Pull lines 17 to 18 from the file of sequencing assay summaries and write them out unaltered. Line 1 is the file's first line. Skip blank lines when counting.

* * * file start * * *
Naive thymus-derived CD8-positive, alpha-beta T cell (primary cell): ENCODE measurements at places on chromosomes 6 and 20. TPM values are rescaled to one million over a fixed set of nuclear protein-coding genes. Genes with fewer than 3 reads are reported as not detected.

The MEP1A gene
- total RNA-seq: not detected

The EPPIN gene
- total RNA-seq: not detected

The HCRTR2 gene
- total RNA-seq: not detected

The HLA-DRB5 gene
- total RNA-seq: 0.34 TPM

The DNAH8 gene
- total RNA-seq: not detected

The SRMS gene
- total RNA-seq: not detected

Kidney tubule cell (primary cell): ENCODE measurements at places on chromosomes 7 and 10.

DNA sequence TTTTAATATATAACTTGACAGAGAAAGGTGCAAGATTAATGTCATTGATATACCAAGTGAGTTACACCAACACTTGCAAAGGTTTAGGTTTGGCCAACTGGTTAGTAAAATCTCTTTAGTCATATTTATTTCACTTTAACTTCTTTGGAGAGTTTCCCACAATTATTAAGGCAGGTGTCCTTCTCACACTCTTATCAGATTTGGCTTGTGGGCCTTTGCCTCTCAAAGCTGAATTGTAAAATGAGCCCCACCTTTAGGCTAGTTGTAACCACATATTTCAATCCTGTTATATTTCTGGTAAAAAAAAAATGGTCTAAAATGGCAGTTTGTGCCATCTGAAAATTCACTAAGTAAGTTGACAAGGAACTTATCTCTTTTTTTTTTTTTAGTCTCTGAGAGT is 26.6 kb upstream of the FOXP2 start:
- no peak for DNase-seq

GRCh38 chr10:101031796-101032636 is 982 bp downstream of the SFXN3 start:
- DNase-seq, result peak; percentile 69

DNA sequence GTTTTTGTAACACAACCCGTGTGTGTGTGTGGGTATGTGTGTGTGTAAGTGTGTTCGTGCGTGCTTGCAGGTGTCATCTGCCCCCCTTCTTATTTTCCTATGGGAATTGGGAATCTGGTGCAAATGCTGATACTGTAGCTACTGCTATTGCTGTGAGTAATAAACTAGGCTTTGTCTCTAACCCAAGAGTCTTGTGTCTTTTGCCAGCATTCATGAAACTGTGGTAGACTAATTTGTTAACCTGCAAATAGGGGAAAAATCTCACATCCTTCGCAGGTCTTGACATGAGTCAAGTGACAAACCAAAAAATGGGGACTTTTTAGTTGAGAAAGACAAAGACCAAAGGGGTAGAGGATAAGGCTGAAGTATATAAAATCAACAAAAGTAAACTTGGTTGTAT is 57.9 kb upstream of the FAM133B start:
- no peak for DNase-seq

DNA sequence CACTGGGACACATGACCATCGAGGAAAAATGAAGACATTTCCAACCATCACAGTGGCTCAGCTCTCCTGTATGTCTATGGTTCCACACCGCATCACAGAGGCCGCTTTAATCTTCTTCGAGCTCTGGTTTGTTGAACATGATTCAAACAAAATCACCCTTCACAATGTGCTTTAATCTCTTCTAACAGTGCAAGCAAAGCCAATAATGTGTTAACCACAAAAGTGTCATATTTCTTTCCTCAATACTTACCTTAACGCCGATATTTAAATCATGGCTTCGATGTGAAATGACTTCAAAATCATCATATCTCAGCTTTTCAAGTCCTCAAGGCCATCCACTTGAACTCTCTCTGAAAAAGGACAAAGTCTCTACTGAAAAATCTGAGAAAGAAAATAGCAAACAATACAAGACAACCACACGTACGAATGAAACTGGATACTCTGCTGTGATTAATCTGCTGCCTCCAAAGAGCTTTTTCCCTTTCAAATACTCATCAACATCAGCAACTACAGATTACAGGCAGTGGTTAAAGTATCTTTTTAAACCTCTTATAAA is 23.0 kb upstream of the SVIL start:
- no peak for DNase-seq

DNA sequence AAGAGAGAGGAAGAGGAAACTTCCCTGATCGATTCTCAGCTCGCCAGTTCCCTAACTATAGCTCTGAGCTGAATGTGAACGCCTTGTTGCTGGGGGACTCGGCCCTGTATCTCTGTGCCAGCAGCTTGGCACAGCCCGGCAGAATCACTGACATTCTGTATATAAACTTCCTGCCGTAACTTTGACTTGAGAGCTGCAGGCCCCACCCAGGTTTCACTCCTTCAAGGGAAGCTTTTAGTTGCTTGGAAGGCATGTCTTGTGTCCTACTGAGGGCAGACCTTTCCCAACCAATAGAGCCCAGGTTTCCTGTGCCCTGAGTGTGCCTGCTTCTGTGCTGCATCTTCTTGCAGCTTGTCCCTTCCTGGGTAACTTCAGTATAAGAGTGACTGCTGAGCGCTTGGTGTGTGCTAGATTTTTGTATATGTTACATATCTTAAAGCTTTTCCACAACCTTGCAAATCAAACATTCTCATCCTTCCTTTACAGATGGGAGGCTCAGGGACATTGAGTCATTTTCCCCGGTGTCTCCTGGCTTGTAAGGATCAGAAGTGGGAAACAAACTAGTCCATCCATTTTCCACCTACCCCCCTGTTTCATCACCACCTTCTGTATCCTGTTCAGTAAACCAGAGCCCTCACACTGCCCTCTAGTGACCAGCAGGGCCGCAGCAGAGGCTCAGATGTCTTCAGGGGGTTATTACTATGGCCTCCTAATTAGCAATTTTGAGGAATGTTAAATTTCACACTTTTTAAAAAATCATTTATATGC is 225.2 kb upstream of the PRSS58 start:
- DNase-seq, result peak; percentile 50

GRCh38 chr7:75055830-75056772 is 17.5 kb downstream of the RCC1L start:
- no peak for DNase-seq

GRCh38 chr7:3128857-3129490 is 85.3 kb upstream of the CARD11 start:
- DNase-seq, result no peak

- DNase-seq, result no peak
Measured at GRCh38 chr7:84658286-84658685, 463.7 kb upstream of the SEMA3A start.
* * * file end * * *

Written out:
GRCh38 chr10:101031796-101032636 is 982 bp downstream of the SFXN3 start:
- DNase-seq, result peak; percentile 69